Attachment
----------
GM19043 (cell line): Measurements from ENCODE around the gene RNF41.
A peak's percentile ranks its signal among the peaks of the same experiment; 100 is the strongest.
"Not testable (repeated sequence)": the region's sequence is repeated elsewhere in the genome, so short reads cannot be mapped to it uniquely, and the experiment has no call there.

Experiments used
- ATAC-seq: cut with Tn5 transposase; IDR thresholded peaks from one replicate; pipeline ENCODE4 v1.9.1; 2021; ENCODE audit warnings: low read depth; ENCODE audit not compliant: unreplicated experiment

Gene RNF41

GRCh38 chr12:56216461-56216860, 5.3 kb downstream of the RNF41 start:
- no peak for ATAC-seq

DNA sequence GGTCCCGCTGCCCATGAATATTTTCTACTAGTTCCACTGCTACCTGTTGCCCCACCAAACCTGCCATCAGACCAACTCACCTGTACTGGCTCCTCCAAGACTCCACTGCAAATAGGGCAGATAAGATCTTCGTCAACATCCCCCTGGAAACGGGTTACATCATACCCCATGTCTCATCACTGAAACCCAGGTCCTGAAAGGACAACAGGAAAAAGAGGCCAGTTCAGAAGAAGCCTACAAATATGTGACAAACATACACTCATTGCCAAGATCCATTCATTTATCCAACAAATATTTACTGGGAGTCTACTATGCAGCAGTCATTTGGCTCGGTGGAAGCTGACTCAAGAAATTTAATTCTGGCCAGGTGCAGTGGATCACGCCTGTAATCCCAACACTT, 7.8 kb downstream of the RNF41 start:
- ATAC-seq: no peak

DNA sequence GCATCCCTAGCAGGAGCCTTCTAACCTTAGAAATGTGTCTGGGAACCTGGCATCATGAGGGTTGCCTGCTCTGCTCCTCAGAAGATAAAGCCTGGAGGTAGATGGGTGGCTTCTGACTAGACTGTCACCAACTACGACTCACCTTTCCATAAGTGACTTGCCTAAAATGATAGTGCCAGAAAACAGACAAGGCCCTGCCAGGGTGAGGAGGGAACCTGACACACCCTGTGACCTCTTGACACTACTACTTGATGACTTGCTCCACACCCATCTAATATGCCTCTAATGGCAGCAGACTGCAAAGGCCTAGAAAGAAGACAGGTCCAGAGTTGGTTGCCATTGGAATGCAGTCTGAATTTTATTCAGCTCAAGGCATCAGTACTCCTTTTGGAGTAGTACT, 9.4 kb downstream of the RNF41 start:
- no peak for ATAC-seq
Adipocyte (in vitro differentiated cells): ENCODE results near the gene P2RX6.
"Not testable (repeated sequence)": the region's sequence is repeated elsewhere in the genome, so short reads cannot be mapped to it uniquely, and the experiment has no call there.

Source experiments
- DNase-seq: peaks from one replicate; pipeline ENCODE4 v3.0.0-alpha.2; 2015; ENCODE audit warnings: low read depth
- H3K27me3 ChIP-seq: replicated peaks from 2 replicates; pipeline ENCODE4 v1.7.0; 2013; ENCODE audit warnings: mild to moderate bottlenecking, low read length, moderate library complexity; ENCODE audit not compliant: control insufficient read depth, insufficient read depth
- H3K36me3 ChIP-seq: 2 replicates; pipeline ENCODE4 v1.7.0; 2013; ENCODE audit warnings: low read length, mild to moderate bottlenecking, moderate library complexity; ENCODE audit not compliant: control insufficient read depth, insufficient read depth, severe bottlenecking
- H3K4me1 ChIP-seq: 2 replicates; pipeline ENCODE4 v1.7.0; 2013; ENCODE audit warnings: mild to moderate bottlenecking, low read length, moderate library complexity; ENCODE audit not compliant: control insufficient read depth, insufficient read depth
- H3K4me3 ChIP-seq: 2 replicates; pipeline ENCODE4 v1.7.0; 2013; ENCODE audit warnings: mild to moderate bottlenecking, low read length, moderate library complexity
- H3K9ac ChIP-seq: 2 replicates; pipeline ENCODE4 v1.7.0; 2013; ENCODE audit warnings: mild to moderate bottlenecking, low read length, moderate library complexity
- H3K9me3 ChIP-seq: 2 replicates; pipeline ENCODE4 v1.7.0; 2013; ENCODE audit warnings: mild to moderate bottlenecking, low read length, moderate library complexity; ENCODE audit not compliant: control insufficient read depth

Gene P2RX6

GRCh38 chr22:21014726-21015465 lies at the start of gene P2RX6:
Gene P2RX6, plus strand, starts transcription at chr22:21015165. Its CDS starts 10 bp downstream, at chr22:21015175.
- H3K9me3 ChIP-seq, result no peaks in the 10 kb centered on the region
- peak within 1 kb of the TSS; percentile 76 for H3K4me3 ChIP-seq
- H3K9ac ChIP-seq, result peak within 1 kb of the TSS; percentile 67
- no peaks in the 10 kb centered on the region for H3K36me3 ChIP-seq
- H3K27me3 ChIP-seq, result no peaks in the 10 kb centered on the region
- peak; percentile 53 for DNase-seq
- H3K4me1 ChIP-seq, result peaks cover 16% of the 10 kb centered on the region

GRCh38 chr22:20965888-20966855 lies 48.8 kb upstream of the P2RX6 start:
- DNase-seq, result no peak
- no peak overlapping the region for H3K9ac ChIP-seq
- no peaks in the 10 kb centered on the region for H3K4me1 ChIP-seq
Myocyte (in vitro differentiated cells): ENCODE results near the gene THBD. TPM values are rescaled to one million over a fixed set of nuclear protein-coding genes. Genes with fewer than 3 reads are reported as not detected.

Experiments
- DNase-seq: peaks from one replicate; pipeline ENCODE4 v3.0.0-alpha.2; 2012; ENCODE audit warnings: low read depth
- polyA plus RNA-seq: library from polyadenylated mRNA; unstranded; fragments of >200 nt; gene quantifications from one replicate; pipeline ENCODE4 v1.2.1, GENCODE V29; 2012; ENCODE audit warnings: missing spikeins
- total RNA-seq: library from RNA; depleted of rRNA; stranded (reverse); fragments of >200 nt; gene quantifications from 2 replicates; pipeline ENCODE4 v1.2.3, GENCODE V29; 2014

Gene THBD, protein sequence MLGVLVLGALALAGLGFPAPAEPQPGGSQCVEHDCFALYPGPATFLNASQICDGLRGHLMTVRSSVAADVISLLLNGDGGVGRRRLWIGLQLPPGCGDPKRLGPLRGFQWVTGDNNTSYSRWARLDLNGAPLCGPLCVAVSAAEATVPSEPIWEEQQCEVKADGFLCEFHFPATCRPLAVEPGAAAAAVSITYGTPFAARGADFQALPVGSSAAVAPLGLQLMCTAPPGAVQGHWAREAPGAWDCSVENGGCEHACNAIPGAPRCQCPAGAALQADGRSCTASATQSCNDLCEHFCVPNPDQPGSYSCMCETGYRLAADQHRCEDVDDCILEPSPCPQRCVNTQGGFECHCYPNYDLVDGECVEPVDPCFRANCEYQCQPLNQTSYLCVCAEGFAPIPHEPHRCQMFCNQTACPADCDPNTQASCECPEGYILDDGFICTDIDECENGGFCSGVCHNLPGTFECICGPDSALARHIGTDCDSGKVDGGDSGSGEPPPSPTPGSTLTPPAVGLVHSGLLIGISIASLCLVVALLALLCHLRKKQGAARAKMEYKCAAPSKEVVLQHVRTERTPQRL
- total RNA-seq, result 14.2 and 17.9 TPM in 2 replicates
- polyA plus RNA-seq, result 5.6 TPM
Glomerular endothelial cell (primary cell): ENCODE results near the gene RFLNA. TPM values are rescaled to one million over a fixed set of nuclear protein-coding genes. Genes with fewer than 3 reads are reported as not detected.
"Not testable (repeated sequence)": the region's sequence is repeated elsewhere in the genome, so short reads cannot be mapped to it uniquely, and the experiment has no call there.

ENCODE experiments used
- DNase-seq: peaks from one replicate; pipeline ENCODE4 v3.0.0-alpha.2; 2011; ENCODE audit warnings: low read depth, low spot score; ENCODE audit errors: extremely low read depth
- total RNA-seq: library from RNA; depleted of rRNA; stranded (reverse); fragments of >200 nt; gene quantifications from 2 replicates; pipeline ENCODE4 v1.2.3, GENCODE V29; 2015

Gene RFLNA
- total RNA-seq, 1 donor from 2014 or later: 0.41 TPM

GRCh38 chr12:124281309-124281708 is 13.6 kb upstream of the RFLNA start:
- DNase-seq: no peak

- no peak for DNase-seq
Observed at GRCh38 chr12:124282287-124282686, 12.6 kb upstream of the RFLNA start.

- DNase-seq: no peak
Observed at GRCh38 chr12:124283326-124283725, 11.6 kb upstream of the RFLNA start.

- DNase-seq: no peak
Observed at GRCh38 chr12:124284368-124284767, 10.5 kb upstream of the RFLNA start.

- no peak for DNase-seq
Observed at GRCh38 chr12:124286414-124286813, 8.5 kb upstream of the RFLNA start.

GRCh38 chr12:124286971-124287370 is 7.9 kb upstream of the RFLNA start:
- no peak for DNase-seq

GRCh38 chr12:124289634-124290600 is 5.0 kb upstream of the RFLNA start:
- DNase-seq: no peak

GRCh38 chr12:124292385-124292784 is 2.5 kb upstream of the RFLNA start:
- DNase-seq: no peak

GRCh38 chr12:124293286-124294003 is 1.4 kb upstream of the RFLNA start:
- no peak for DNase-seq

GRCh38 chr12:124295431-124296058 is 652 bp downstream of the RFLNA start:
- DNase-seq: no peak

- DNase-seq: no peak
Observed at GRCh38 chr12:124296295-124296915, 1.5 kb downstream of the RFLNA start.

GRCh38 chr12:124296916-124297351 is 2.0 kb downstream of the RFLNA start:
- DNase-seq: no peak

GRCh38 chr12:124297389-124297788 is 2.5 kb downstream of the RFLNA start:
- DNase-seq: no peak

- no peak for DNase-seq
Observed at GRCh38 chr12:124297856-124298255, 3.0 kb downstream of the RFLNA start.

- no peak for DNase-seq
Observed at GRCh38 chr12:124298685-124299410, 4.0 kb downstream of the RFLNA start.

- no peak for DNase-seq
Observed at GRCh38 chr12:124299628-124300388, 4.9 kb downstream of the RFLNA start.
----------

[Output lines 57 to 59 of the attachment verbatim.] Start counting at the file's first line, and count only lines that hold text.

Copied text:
Observed at GRCh38 chr12:124283326-124283725, 11.6 kb upstream of the RFLNA start.

- DNase-seq: no peak
Observed at GRCh38 chr12:124284368-124284767, 10.5 kb upstream of the RFLNA start.